Joe Subotnik Professor of Chemistry

Email: subotnik AT sas DOT upenn DOT edu

Curriculum Vitae: [PDF]

Education and Honors

  • B.A. Harvard University, 2000
  • Physics and Math (summa cum laude)
  • John and Fannie Hertz Fellowship (2001-2006)
  • Ph.D. UC Berkeley, December, 2006 Biophysics
  • NSF International Research Fellow (2007 -2009), Tel-Aviv
  • Postdoctoral Fellow, Northwestern University (2009-2010)

  • Air Force Young Investigator (2011)
  • Alfred P. Sloan Fellow (2012)
  • ACS HP Outstanding Junior Faculty Award (2012)
  • NSF CAREER award (2012)
  • Presidential PECASE Award (2012)
  • Packard Fellow (2012)
  • Research Corporation Cottrell Scholar (2013)
  • Journal of Physical Chemistry B Lectureship (2015)
  • Camille and Henry Dreyfus Teacher Scholar Award (2015)
  • Guggenheim fellowship (2016)


Joe received his BA in physics and math from Harvard in 2000 and his Ph.D. in chemical biophysics from Berkeley in 2006. Joe’s Ph.D. was done under Martin Head-Gordon and focused on local correlation theory, which is a computational approach for solving Schrodinger’s equation in a linear amount of time by exploiting the locality of many electron correlations. From 2007-2009, Joe was an NSF international postdoctoral fellowship, working with Abe Nitzan in Tel-Aviv University and jointly collaborating with Mark Ratner at Northwestern Unviersity. The fellowship research focused on understanding the role of electron-electron correlations in non-equilibrium phenomena, including molecular conduction and electron transfer. He joined Penn chemistry as a junior faculty member inJuly of 2010, and was made associate in July, 2014. For a complete list of all publications please click here.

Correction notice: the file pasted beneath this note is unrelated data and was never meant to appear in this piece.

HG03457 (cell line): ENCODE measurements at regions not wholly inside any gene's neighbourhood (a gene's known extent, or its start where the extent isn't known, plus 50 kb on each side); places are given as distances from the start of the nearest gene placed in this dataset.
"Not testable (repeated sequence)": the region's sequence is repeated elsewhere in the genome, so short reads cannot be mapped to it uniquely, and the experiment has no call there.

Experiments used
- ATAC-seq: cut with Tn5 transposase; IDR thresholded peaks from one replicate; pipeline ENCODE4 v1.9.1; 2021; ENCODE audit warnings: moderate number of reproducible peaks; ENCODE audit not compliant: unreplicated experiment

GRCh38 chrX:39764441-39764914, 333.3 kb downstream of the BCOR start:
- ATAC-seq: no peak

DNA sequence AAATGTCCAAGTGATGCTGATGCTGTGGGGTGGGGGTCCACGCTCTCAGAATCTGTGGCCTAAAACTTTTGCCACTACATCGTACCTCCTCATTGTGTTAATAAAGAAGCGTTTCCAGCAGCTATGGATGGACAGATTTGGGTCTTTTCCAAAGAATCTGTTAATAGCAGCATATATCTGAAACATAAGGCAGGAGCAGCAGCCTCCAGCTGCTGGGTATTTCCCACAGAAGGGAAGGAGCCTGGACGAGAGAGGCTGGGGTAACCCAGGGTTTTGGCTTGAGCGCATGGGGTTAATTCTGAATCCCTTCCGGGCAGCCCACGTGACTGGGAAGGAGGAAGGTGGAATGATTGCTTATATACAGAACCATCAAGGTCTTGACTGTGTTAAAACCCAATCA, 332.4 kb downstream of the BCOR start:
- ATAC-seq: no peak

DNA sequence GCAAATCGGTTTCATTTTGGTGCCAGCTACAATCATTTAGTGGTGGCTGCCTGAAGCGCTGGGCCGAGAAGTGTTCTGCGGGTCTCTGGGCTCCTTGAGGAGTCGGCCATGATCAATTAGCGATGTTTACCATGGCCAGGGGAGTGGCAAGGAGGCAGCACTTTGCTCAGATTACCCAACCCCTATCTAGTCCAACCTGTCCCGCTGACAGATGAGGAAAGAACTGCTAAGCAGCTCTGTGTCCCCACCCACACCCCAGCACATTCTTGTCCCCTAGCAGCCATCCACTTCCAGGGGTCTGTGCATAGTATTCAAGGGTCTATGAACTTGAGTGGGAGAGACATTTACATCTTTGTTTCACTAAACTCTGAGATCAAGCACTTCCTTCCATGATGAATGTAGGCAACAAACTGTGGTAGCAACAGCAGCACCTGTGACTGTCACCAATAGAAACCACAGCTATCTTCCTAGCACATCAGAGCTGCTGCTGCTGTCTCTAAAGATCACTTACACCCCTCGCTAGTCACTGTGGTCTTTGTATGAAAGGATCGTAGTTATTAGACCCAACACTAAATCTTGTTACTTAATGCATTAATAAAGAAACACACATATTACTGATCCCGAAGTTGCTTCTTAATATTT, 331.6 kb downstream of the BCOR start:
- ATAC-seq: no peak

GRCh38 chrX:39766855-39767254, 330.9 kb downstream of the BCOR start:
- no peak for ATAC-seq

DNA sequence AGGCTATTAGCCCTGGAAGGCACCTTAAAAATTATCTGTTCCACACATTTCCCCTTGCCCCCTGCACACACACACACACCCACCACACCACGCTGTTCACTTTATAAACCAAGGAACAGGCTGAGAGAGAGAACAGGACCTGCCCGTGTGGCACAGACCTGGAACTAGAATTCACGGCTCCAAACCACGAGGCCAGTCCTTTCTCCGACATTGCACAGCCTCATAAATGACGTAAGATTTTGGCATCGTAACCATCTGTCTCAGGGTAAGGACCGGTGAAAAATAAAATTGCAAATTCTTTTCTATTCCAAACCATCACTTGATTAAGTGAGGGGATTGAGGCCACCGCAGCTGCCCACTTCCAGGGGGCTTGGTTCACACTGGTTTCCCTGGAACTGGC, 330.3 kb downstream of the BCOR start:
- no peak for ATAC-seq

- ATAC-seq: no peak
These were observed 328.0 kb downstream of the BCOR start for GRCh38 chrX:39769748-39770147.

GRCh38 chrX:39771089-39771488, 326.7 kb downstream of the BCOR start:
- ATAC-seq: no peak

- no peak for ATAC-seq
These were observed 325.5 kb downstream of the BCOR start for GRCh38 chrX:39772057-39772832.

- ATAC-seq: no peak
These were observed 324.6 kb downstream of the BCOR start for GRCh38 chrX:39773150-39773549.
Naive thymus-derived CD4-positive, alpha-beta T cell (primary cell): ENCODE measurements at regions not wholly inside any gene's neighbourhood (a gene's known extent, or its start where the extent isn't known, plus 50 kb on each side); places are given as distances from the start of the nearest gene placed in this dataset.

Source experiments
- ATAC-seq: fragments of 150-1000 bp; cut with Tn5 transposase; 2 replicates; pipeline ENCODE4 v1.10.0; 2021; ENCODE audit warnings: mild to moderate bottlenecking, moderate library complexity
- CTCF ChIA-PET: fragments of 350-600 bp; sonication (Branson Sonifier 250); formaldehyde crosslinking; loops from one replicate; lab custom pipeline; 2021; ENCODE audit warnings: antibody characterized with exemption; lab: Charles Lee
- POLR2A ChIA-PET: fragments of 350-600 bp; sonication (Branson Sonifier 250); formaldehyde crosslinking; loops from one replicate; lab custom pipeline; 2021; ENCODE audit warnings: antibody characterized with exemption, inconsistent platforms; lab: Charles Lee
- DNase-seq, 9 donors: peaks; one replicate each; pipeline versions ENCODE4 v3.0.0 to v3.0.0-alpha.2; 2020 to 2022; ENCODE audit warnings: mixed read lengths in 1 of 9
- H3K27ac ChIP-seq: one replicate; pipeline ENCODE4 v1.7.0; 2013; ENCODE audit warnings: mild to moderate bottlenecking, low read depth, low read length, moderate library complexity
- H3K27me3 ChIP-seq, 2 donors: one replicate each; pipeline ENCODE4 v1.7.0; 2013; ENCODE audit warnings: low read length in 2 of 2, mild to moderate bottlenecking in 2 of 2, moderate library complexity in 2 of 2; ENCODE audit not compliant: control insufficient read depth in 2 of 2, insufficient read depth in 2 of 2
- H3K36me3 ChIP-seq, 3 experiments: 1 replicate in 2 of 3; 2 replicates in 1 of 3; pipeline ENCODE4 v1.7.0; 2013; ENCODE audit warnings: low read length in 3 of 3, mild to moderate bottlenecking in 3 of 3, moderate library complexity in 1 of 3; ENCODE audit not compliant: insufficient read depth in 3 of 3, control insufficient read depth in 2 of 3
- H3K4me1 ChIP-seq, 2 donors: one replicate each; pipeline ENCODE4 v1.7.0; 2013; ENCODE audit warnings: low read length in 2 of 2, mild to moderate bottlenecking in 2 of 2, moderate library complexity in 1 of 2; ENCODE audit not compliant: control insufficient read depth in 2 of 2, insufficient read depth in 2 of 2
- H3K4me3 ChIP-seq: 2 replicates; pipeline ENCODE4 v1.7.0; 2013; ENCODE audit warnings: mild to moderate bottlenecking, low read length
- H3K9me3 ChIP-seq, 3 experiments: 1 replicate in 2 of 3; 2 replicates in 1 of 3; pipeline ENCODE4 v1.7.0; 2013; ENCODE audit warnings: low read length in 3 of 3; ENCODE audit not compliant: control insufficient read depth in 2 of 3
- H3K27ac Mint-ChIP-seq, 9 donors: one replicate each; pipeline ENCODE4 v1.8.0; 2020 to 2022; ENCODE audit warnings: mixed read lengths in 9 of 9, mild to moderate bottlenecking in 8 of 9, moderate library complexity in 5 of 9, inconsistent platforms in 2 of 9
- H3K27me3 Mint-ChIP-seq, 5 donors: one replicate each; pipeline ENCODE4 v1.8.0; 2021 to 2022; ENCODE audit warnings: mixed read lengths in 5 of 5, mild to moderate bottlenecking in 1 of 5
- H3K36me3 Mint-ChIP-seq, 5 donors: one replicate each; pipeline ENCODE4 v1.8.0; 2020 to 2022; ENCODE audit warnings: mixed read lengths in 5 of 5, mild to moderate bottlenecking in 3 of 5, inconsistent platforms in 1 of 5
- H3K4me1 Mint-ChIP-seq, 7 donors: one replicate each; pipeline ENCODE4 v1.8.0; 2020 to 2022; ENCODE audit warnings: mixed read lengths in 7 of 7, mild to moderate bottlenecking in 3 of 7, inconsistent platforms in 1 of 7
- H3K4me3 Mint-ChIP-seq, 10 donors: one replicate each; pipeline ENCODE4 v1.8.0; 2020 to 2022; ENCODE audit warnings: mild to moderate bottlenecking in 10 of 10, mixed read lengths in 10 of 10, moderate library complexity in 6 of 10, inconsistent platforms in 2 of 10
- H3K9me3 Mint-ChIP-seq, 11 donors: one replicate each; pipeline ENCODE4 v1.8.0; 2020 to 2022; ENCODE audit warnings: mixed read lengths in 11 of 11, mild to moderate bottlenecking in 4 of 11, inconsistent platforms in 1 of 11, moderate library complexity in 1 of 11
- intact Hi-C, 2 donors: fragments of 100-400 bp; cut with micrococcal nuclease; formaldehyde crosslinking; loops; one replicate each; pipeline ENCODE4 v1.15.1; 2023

Joe works on problems merging electronic structure and nonadiabatic dynamics. To prove he is a certified quantum chemist, consider the following picture with Klaus Ruedenberg (and Mark Ratner too!)

And here's another piece of evidence that he chooses good friends...

For Fun!

Before college, Joe Subotnik spent a summer learning number theory at the Ross summer program at Ohio State University , and he remains a big fan of the program, especially the Arnold Ross motto, "To think deeply of simple things."